Challenges in the presidential appointment process
By Kristine Simmons and Kayla Shanahan
America is “big” by most measures, from the size of our population and land mass, to the boldness of our ideas and our global influence. The challenges facing our government are big too. Delivering services to over 300 million Americans and leading the free world require great talent and exceptional leaders in public service.
The opportunity to serve the American people is an honor, and those in Senate-confirmed presidential appointments assume some of the toughest jobs in government. They oversee billions of dollars in federal spending and thousands of employees, are accountable to the president and to Congress and work under the scrutiny of the public and the media. It is challenging work, but uniquely rewarding; many current and former federal leaders say that public service is both the hardest and the best professional experience of their careers. Few opportunities exist outside of government to work with the best and brightest minds on a mission that matters to thousands – and even millions – of people at home and around the world.
The public benefits when individuals from diverse backgrounds and experiences use their talents for the public good – so it should be easy for those who want to serve to do so. Unfortunately, it’s not. The appointments process is difficult to navigate even for experienced government insiders; for individuals who are coming from academia, the private or nonprofit sectors, it is baffling. Government loses out when the process discourages people with needed expertise, new perspectives on long standing problems, and solutions from outside of the public sector from serving.
The appointment process for Senate-confirmed positions is longer, more public, and more onerous than ever. To date, 63 of President Trump’s nominees have removed themselves from consideration or had their nominations withdrawn, and some previously interested and highly qualified individuals will no longer consider a presidential appointment. Why?
- Long wait time to start position: Most prospective appointees are expected to leave their pre-nomination jobs in the time between their nomination and confirmation, even when confirmation is not guaranteed and a start date is unknown. Though most nominees will eventually make it through the process – historically, the Senate confirmed over 98% of Cabinet appointees – the length of time from nomination through confirmation continues to increase, often for reasons unrelated to the nominee. In 2019, the average confirmation process lasted 136 days – limiting the pool of prospective candidates to only those who are willing and able to forego income for long stretches of time.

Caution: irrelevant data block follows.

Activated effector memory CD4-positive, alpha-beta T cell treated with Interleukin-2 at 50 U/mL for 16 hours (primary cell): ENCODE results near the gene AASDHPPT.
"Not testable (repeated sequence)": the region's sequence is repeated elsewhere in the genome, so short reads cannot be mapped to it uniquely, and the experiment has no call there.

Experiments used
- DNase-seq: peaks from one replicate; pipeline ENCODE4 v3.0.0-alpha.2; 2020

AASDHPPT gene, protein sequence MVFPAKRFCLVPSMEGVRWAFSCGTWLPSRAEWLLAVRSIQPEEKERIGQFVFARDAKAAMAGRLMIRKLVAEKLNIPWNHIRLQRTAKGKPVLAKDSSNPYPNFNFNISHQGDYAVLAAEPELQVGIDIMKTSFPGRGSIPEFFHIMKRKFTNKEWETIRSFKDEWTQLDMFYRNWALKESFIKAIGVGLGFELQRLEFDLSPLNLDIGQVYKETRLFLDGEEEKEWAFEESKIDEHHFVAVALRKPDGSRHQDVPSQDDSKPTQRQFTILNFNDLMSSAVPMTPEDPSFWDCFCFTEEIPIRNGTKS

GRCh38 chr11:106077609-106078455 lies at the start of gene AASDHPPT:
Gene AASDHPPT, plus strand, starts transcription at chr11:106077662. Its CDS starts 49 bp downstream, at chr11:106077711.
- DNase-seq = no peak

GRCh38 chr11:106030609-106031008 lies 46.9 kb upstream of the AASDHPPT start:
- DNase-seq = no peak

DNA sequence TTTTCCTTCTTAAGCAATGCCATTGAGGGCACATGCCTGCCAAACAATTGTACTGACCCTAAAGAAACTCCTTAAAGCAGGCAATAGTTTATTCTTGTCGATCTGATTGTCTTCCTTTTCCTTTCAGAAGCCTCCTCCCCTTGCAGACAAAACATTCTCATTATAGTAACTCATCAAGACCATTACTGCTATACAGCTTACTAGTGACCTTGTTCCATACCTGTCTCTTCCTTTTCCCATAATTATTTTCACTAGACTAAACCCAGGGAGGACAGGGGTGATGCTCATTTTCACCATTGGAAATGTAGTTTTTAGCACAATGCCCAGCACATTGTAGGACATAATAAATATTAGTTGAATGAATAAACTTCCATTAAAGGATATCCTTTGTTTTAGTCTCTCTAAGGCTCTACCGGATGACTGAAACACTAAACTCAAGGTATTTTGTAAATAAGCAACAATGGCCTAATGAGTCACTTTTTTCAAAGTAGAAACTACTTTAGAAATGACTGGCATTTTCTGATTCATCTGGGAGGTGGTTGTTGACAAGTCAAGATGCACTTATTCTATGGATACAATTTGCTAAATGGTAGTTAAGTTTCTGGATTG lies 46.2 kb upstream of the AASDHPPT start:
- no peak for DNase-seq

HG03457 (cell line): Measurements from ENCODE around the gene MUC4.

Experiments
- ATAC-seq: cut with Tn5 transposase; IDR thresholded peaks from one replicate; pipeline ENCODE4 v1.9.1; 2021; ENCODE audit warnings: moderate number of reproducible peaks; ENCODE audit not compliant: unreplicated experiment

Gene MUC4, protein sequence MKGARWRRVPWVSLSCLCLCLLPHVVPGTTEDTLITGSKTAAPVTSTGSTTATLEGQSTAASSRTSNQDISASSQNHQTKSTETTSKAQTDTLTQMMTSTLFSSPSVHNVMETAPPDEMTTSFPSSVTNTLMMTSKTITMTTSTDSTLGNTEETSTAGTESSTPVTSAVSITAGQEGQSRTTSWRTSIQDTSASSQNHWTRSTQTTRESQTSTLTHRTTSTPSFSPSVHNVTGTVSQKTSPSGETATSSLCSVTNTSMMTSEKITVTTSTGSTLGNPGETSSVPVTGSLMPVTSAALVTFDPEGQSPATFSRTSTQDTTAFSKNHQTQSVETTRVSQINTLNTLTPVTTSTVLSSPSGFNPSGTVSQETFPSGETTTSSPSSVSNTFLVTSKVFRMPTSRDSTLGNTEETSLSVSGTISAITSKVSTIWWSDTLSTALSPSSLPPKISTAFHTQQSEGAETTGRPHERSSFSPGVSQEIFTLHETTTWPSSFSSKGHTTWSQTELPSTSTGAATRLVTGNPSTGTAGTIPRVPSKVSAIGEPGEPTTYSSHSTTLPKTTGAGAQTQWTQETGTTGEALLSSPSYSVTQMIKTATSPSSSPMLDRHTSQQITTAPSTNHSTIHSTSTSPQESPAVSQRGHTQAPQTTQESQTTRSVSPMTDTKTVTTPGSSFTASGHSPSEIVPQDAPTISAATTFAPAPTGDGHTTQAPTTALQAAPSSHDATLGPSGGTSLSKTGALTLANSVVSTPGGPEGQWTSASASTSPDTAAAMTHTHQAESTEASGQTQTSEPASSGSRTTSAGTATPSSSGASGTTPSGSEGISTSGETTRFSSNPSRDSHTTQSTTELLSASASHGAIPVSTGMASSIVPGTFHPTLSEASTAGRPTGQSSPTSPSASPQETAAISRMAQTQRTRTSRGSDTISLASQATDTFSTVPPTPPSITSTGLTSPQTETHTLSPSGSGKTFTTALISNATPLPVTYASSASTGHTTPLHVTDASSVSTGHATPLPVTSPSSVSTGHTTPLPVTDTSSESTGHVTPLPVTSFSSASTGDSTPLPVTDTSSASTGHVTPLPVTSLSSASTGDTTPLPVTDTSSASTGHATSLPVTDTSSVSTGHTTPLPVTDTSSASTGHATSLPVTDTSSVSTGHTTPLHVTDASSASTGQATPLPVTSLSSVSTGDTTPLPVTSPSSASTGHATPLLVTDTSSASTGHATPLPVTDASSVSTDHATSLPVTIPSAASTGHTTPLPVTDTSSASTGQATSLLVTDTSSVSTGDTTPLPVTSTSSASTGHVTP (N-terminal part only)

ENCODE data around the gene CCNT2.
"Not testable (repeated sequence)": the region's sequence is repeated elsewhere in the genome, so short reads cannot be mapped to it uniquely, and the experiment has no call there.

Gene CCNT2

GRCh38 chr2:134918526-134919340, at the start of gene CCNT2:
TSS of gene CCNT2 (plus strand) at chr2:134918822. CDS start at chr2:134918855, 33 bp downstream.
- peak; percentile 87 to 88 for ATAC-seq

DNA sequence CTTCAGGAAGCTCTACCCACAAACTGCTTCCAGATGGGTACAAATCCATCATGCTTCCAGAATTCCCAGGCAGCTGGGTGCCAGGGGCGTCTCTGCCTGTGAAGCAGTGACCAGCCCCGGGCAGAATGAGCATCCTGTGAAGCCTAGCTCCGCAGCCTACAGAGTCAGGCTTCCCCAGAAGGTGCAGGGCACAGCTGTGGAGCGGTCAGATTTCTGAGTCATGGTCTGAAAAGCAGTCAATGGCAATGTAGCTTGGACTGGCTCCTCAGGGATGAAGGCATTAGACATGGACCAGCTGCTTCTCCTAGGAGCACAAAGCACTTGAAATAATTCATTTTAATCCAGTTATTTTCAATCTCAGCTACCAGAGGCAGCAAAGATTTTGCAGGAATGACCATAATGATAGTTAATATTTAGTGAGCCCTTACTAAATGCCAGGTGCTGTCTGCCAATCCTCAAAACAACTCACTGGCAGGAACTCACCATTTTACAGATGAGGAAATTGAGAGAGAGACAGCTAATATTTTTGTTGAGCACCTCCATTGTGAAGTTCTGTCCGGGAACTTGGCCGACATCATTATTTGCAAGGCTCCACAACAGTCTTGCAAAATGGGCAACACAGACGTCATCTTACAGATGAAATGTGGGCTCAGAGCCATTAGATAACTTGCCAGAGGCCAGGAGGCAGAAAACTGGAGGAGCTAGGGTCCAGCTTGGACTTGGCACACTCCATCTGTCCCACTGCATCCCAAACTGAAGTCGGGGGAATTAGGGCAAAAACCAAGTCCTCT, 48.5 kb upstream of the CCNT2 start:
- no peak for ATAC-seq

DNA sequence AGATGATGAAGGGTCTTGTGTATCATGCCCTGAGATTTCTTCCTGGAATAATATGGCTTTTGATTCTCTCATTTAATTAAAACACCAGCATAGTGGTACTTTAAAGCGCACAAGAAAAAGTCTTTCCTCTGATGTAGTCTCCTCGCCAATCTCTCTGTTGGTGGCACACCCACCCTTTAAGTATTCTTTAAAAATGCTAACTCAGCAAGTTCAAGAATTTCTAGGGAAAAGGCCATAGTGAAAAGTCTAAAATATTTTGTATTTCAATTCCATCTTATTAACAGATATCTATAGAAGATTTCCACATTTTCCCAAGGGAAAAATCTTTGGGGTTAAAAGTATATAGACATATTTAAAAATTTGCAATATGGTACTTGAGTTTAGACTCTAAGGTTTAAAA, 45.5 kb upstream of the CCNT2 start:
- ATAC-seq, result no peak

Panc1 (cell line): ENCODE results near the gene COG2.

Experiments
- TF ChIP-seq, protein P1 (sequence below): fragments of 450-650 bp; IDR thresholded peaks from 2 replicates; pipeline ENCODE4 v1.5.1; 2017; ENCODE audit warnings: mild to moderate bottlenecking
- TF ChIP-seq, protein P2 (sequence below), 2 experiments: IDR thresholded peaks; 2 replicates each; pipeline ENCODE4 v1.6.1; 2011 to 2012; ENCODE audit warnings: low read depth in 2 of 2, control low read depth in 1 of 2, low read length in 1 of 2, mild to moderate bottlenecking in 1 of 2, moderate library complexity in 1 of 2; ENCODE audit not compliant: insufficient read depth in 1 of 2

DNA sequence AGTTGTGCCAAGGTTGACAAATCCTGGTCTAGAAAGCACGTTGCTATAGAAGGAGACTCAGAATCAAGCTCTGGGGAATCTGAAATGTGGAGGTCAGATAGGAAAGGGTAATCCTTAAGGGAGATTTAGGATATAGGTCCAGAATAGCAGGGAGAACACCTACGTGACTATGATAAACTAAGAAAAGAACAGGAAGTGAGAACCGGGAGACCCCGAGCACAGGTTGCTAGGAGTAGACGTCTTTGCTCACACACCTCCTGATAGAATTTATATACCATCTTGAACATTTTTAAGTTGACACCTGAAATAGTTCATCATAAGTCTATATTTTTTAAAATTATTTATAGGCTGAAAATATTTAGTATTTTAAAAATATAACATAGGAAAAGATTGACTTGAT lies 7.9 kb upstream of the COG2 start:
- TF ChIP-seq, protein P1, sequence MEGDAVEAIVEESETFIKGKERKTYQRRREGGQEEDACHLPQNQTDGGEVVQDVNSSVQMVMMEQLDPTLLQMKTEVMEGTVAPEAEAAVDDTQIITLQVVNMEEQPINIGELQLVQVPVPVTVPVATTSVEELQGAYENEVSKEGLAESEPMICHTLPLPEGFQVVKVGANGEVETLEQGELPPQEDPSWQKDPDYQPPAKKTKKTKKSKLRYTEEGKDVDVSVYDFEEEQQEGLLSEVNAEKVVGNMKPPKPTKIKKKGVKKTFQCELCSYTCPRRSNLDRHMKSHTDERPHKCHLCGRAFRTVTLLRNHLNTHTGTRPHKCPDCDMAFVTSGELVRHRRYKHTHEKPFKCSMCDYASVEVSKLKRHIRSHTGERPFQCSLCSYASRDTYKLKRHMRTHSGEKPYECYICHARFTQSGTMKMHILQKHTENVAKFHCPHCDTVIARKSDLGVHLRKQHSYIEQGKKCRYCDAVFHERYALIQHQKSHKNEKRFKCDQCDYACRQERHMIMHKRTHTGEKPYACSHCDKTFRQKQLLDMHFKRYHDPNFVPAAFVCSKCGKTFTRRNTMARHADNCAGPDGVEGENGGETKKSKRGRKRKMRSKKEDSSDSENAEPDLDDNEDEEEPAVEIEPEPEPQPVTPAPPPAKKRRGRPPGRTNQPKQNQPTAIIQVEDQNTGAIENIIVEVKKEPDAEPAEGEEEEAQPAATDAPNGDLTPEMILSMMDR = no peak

- Arduous vetting process with limited support: Positions of public trust require a rigorous vetting process, and appropriately so. But the process as it exists today is complicated by the risk of innocent mistakes and missteps. Candidates must complete hundreds of pages of paperwork with questions on their background, health, financial holdings, and personal life. The online form SF-86 for background investigations is 127 pages, and just one of the forms required of nominees. While it is critical to vet candidates thoroughly, expectations seem out of step with the lives that many senior leaders live today. For example, prospective candidates must report the date of every encounter with a foreign associate going back five, ten or fifteen years, and sometimes all the way back to age 18. In today’s globalized world it is unrealistic to expect individuals to recall and document every interaction with a foreign associate years later. As a result, many candidates incorrectly complete or simply cannot accurately complete the necessary paperwork.
- Financial implications for candidates: Candidates must provide highly detailed information about their financial holdings, tax filings, and business dealings. Many hire accountants and private attorneys out-of-pocket just to compile the necessary paperwork. Once their financials are reviewed, candidates and their families often are forced to divest assets of significant value, even though the candidate will likely only serve in that capacity for a short tenure. Several post-service obligations may further deter prospective appointees.
- Highly publicized process for candidates and their families: Media coverage of executive branch appointments is higher than ever. While public officials expect to be in the spotlight, privacy no longer extends to their family members, who remain private citizens. Nominees endure public scrutiny, often at the professional and personal expense of themselves and their families.
Recruiting America’s top talent is critical to delivering a more effective government to the American people. The Partnership for Public Service continues research on the pain points of the appointment process, providing recommendations for improvements to ensure that talented Americans are not deterred from serving our country as a presidential appointee.